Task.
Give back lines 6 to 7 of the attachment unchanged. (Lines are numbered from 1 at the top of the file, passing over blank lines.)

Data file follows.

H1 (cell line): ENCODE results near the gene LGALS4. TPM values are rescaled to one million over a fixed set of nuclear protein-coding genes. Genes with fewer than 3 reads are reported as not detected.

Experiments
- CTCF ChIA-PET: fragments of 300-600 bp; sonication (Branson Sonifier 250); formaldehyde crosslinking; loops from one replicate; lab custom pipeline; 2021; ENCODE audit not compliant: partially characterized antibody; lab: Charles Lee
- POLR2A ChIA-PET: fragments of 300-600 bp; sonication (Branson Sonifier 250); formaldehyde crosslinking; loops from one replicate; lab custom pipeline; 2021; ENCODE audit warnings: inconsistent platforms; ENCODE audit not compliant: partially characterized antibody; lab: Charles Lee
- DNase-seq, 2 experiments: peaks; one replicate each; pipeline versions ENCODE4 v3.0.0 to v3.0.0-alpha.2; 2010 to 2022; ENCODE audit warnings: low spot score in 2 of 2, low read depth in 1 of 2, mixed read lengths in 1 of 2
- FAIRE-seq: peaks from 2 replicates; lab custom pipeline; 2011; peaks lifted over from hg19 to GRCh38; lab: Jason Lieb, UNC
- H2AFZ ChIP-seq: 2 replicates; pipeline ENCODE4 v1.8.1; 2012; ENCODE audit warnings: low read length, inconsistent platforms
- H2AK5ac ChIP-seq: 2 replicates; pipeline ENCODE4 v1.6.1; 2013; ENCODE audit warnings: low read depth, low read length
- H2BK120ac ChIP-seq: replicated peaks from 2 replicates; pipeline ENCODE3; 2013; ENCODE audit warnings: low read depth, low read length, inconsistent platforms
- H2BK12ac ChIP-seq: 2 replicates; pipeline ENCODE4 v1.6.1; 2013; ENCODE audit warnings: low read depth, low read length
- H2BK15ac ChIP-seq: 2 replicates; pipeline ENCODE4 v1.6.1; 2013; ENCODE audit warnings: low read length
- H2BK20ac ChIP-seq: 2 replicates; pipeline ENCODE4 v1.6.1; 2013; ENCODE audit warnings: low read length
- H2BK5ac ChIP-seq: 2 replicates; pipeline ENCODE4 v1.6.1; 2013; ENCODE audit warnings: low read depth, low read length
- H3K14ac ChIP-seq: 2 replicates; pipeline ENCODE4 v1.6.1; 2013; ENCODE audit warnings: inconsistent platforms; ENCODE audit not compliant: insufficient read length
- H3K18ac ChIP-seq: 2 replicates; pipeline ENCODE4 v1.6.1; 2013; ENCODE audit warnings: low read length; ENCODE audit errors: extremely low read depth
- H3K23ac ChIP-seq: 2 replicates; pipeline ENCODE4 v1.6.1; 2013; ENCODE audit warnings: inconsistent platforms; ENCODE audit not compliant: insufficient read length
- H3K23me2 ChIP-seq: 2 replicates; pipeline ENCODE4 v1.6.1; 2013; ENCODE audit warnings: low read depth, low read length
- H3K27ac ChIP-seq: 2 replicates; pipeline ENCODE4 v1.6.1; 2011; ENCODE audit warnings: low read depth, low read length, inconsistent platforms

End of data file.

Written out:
- FAIRE-seq: peaks from 2 replicates; lab custom pipeline; 2011; peaks lifted over from hg19 to GRCh38; lab: Jason Lieb, UNC
- H2AFZ ChIP-seq: 2 replicates; pipeline ENCODE4 v1.8.1; 2012; ENCODE audit warnings: low read length, inconsistent platforms